Chapter 4: The Importance of Acquiring a Solid Conducting Technique – From Harold Rosenbaum’s Book A Practical Guide to Choral Conducting

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October 19, 2017 by Admin

HRosenbaumConductingBook917Harold Rosenbaum’s book, A Practical Guide to Choral Conducting, will be released in late October, 2017 by Routledge.The following is an excerpt from Chapter 4: The Importance of Acquiring a Solid Conducting Technique, as well as some helpful information about Mirror Conducting.

Chapter 4: The Importance of Acquiring a Solid Conducting Technique

It is not sufficient to be smart, charming, demanding, detail oriented, to know a great deal of choral repertoire, to have very good ears, to know music theory and history, to be knowledgeable in all aspects of running a choral organization, to be a psychologist and to treat your singers with respect. If your conducting technique is insufficient, you will lose the admiration of your singers and audience, not achieve the results you are after, and feel frustrated and inadequate. It may even affect your choice of repertoire if you are worried about certain passages which require crystal clear intent and instructions from you, multitasking, or rapidly changing gestures. This chapter focuses on exaggerated, inconsistent, distorted, and confusing motions which conductors often make that are both unnecessary and detrimental, and on the solutions to these problems.  Correcting or averting them will make your singers more relaxed, confident, and more able to follow you, give you more confidence and preserve your energy, and allow you to have more control of any situation which might arise, from spontaneous shaping to correcting and preventing errors.  Most of all it will yield better musical results, for your movements and gestures will truly reflect, shape, and convey the music, leading to a deeply satisfying performance which unifies all the components: composer, singers, and you, into a well-oiled machine

Harold Rosenbaum

Perfect technique contains no wasted motion—no unnecessary or enlarged beats and no excessive hand, arm, and body movements. Some conductors erroneously believe that amateur or youthful singers will only see or respond to exaggerated motions, a notion which can actually do more harm than good, for the conductor employing them will develop a technique that serves only a particular type of choir’s needs, and therefore will be out of place, ineffective, and curious looking to most other choirs. Other forms of wasted motion such as mouthing words, continually bending the knees, and conducting too high or too low only detract from the main conveyors of your message, your arms and hands. Furthermore, wasted motion will make it more difficult for your singers when they work with other conductors who utilize smaller and more concise motions.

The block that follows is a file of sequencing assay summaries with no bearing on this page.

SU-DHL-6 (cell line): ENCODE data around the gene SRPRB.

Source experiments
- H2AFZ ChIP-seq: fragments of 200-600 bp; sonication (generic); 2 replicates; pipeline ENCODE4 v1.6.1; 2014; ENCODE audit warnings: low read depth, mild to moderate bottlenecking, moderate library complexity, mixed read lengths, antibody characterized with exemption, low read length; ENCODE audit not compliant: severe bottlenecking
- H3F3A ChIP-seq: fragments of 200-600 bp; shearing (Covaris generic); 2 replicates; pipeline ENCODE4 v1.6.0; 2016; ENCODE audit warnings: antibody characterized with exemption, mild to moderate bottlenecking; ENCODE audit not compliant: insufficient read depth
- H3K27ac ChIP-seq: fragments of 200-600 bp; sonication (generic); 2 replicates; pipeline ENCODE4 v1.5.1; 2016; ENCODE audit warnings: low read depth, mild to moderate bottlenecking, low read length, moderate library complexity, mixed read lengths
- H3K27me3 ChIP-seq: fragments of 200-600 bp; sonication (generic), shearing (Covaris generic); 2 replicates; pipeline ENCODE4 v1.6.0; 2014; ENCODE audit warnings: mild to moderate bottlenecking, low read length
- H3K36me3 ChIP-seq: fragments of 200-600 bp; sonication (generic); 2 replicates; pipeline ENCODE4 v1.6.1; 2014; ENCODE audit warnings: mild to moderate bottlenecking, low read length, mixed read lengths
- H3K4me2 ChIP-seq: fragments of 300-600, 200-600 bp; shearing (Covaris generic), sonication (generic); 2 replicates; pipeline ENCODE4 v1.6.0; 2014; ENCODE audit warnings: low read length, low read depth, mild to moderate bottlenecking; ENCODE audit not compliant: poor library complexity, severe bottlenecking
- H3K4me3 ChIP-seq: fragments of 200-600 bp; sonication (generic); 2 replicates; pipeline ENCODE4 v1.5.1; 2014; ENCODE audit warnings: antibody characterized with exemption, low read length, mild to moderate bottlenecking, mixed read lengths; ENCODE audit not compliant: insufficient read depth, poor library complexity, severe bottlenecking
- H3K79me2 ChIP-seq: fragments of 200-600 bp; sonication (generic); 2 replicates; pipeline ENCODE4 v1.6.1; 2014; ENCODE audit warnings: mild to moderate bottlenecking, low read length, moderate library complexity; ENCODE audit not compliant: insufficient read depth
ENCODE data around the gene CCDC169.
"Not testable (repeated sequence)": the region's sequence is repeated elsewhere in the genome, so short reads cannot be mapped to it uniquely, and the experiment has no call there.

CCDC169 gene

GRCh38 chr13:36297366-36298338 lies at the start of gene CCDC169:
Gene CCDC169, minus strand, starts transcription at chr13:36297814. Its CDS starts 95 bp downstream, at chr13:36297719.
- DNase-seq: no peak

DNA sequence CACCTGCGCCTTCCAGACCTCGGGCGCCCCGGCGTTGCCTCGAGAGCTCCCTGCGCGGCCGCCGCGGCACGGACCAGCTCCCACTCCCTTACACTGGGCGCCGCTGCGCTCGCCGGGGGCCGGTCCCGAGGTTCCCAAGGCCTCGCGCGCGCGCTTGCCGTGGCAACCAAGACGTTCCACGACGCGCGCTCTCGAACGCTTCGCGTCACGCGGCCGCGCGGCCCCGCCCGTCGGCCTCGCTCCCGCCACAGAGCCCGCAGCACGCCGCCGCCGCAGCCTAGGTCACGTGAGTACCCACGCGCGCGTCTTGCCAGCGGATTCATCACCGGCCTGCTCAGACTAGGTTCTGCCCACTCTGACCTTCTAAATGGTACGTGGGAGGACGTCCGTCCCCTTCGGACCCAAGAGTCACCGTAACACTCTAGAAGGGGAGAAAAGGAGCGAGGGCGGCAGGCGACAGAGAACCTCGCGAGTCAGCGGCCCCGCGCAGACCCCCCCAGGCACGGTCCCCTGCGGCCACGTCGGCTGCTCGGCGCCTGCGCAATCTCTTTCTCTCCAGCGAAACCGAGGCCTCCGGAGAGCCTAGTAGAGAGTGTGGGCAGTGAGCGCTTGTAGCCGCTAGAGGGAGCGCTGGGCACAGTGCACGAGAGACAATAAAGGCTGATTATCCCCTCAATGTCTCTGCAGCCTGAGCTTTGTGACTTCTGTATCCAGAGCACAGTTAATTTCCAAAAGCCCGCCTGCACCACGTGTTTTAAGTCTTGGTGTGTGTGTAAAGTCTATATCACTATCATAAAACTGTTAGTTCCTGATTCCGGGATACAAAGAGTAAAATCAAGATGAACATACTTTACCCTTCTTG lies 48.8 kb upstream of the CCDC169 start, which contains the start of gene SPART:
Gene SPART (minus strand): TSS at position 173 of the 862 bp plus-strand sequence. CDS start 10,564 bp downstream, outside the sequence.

Beauty, grace, precision, clarity, energy, and expressivity – these are the essential qualities and products of superior conducting, articulated with arms, hands, fingers, and facial expressions. Those conduits will feel most comfortable and free, and will capture your singers’ attention fully, when your entire body feels stable and balanced, and when you have good posture. To achieve this, your feet should be about a foot apart with the left foot slightly in front of the right. However, any variation which works for you is fine, provided you are standing upright with good posture. Once you have settled on your own comfortable stance, you are ready to begin practicing physical gestures.

Mirror Conducting

HRosenbaum1Mirror conducting occurs when the conductor gives the same pattern with both arms simultaneously but in opposite directions. Although mirror conducting should be used sparingly, because the arms generally have completely different functions, there are times when it can be quite useful, and even essential. Here are some of them:

With an ensemble of hundreds, in passages requiring little or no subtlety, and where your most important task at the moment is keeping them together.

When the left arm would be otherwise idle for a few moments, and you can use it to reinforce the subtleties the right arm is attempting to convey.

hen the soloists on your right need you to focus on them, and yet the violin section on your left needs to be guided as well, or at least needs to see the beats

 

More about A Practical Guide to Choral Conducting, including pre-order information, at https://www.routledge.com/A-Practical-Guide-to-Choral-Conducting/Rosenbaum/p/book/9781138058446. Visit Harold at http://www.haroldrosenbaum.com/.


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